Q. A few years ago, my family moved to a small town. My wife and I are in our 40s. We met a group of couples with kids the same age as our kids, and we get together for holidays, birthdays and just to have fun.
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My wife just told me that, last year, one of the husbands asked her to go out with him. I was disappointed and angry at her for not telling me sooner and also for not telling his wife about this unwanted “invitation.”
My wife refuses to tell me who he is. She doesn’t want anyone to know about it. There is a get-together coming up soon and I hate to socialize with someone who is not worthy of my friendship and trust.
My wife thinks I am overreacting. This is putting stress on my relationship with my wife. I will feel uncomfortable and embarrassed at the party. How can my wife and I solve this?
A. Of course you are uncomfortable and embarrassed. Frankly, your wife is not being very empathic if she doesn’t understand how you feel. She has left you hanging — wondering who this man is and feeling that you want to avoid all of these people, because you are kept guessing.
Ask her to stand in your shoes and imagine how you feel. If you told her that one of her female friends hit on you but you wouldn’t reveal which one, how would she feel?
Or suppose this guy broke into your house to steal your money. If she spotted him, wouldn’t she tell you he was up to no good?
There could be several reasons why your wife is withholding his identity. Maybe she likes the man’s wife and doesn’t want to upset the applecart or risk losing her as a friend. Or maybe she is worried you will fly off the handle and retaliate against this man in some way.
So in any discussion of this, you must reassure your wife you will act in a rational and mature manner if she reveals his identity.
You are also probably wondering whether your wife is preserving this man’s anonymity because it leaves the door open for future flirtations. She gets to keep this guy around — somebody who is interested in her, which is flattering. She might, consciously or not, want you to feel an edge of jealousy and know that other men find her attractive. This doesn’t mean she intends to act on this, or that she doesn’t love and trust you. On the other hand, it’s a slippery slope from flirtation to problem, so this door is best left closed.
It's also possible that your wife is craving more attention from you, and is making the whole episode up.
But let’s suppose she is telling the truth. If you do find out who this man is, I suggest you not do anything but act distant and cool toward him. It shouldn’t take long before he gets the message and figures out that your wife is not interested, you know what he did and he better steer clear.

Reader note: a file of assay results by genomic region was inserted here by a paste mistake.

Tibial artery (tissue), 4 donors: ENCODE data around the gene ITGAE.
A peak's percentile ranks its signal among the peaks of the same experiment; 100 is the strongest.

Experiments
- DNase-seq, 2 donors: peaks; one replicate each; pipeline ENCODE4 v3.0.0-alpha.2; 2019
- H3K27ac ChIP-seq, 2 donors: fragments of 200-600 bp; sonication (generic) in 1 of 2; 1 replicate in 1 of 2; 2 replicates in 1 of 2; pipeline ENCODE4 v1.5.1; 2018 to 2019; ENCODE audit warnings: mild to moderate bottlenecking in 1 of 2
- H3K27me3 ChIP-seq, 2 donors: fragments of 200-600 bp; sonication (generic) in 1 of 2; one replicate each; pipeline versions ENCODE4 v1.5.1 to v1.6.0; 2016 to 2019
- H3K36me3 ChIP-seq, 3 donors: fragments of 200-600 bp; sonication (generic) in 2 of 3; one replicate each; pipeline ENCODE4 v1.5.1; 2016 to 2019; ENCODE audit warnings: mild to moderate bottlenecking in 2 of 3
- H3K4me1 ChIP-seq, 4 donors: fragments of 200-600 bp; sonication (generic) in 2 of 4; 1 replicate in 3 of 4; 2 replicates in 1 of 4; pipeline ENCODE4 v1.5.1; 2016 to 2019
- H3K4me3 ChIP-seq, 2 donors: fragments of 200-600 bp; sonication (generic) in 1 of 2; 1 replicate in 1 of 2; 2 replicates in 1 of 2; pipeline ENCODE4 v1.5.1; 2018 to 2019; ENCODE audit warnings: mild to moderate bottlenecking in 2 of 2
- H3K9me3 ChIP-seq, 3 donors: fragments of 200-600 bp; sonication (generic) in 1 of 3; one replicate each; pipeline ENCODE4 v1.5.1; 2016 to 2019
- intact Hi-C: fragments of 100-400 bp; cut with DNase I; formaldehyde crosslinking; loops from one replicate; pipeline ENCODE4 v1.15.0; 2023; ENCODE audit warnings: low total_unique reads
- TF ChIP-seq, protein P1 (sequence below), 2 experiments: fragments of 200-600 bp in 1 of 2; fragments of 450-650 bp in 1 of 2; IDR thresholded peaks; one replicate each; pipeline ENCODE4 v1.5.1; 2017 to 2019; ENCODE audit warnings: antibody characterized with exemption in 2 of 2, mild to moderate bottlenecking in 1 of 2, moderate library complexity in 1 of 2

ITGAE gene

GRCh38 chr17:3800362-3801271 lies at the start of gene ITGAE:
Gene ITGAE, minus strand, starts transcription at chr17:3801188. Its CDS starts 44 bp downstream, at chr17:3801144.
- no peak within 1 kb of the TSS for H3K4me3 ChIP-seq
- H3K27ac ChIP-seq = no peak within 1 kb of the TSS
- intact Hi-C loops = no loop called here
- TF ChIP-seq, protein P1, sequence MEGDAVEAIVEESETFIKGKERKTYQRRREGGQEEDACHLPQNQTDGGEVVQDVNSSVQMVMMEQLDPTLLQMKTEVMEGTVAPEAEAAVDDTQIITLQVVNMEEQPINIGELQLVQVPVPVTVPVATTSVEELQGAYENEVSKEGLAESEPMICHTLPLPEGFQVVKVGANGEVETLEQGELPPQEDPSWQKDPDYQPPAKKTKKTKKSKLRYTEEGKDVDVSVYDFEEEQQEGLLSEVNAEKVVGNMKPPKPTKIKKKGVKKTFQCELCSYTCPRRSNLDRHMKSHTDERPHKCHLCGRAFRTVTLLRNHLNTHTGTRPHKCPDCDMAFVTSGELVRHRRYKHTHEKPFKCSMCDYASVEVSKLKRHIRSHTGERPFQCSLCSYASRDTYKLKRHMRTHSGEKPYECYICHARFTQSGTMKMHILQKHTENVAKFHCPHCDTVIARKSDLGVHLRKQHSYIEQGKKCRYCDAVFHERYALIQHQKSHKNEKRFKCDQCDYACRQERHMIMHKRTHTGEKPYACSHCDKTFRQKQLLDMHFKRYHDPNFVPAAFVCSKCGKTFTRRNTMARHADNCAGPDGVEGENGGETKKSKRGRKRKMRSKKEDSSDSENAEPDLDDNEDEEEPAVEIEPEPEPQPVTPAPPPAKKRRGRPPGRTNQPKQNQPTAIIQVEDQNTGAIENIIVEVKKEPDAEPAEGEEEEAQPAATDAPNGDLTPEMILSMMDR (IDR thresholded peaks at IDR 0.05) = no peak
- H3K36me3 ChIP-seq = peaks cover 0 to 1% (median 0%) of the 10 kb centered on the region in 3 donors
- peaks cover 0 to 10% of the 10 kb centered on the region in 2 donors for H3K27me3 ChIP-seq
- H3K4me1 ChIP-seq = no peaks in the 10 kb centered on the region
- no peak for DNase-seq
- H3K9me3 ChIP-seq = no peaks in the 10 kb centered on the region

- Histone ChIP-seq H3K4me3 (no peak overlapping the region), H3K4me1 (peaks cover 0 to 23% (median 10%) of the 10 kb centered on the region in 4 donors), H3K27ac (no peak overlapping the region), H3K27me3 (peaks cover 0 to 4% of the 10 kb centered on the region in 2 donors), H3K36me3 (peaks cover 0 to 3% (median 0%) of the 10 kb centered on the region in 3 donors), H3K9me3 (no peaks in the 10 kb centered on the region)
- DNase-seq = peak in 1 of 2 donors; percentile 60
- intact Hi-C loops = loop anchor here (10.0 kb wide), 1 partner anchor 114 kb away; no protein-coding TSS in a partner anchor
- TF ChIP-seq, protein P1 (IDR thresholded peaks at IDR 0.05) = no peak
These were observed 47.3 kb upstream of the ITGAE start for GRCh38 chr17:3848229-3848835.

The upcoming get-together isn’t the problem. The rest of your life in this community is. You can avoid one party, but it merely represents the party of life. There will be other parties.
Still, it’s the fact that your wife won’t tell you who this man is that raises a real red flag. It is unfair of her to leave you wondering whether every guy in this group is the one who has been disrespectful to you. Your wife cannot reasonably expect you to maintain friendships with people you are suspicious of. It is troubling that she is titillating you with a glimpse of information, but keeping most of it hidden.
It’s also unclear why she chose now, a year after his advances toward her, to tell you about it. This leads me to think there may be issues in your marriage you are not fully aware of that are creating a distance or lack of intimacy. So I suggest you look at other factors in your marriage, which are likely to be the real issue. Talk with her about whether she feels there is any problem that the two of you could address together. Also tell her that it's upsetting enough to have someone hit on her, and her keeping this secret from you compounds the hurt into betrayal. If you are both to move forward together, as an alliance, you need her to be honest with you.
Dr. Gail’s Bottom Line: There are many reasons a spouse withholds information, but it could be a symptom of other shortcomings in the marriage.
Dr. Gail Saltz is a psychiatrist with New York Presbyterian Hospital and a regular contributor to TODAY. Her latest book is “Anatomy of a Secret Life: The Psychology of Living a Lie.” She is also the author of “Amazing You! Getting Smart About Your Private Parts,” which helps parents deal with preschoolers’ questions about sex and reproduction. Her first book, “Becoming Real: Overcoming the Stories We Tell Ourselves That Hold Us Back,” was published in 2004 by Riverhead Books. It is now available in a paperback version. For more information, you can visit her Web site, www.drgailsaltz.com.
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